Reconstructing cancer defects of the cheek

By Joseph Walrath, MD | Jul 1, 2016 | Reconstruction, Tumor

Cheek reconstruction differs from eyelid reconstruction in a few important ways.  One the them is the presence of a large “named” vessel, the infraorbital artery.  The use of this vessel allows for a type of reconstruction that is not available in eyelid surgery.  The technique involved is called the “island pedicle flap”.

This patient below has a basal cell carcinoma of the right cheek:


The basal cell is located very near the region of the infraorbital artery.  This means that the reconstruction can involve wholesale incision and movement of a fairly large piece of tissue during the reconstruction, and it will have a good enough blood supply to survive and heal well.  The surgical plan was to use this island pedicle flap, as depicted below:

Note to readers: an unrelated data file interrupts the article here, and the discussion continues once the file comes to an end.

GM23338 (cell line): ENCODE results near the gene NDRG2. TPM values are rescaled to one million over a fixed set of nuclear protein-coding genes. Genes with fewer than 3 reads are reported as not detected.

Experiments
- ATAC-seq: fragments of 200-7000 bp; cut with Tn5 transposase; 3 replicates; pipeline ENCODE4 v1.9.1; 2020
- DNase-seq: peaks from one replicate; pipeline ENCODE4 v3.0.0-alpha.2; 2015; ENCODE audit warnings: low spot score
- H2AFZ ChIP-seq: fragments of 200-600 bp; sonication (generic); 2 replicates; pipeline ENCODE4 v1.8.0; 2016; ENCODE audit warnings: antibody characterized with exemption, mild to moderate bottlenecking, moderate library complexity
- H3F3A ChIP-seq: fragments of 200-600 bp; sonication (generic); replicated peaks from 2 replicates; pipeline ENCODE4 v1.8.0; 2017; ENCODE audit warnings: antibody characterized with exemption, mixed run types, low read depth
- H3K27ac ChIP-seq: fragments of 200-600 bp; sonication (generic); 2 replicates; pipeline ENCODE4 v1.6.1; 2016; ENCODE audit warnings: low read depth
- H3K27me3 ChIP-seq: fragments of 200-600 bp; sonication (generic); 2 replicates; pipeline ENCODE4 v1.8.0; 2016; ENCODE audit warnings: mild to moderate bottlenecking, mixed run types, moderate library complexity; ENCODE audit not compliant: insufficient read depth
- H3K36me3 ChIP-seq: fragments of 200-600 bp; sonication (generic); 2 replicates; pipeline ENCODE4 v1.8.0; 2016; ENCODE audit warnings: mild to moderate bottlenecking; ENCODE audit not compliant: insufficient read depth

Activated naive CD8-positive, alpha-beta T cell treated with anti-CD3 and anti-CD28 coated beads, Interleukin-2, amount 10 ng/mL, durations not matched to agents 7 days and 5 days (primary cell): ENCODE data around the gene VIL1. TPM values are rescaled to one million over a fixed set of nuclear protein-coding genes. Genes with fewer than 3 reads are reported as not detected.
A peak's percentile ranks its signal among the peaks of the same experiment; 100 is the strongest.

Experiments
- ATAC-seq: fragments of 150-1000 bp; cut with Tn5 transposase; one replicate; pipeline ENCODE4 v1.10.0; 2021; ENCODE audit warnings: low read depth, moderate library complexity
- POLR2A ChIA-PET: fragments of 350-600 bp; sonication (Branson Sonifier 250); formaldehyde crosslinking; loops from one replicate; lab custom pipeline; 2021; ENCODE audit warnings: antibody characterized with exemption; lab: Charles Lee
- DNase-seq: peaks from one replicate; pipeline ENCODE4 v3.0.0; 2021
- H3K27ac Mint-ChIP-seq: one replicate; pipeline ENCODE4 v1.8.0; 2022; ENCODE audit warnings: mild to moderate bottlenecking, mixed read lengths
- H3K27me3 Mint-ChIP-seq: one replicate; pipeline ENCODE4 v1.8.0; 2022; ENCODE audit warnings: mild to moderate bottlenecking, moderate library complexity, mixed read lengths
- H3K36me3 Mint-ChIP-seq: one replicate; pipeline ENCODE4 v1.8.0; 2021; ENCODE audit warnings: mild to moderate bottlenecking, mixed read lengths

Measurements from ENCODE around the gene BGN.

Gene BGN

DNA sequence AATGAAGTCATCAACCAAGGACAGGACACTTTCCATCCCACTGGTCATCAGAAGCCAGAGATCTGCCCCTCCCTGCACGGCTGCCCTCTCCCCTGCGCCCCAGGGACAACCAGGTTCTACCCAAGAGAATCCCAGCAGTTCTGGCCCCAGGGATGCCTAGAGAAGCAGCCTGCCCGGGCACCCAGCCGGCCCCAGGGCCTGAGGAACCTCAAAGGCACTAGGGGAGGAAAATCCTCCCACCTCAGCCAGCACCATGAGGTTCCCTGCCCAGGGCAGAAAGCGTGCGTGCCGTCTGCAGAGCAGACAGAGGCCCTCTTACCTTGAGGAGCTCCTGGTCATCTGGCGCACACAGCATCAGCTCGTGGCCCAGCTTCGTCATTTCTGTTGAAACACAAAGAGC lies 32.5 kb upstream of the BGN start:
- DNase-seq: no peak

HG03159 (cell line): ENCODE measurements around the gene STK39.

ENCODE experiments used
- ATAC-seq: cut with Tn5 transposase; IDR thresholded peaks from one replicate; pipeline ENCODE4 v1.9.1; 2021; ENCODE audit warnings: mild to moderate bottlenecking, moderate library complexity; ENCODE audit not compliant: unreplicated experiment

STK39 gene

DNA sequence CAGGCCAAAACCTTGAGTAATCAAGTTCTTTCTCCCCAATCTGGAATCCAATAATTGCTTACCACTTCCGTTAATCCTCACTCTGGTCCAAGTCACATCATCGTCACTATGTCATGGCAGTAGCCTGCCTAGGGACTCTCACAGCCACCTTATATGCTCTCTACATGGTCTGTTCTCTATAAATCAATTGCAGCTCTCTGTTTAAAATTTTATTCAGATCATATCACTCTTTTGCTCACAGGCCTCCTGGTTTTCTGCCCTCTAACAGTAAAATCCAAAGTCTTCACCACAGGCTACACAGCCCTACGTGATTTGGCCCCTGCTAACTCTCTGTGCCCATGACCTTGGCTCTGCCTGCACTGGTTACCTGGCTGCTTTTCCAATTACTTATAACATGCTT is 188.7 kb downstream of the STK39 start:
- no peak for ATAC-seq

In the diagram, the blue circles are the anticipated defect in tissue.  The green triangle shows what will be incised (through skin and muscle), then lifted, to fill the blue circular defect.  By closing the incision inferiorly the proper way, this flap should heal in position and not cause problems with eyelid position.

The next photo shows the patient after the tumor has been removed, before the reconstruction:


One week after island pedicle flap repair, the patient is depicted below.  The triangular segment corresponds to the green triangle drawn in the previous picture, after is has been moved into the appropriate position.


Finally, after 6 months, the end result: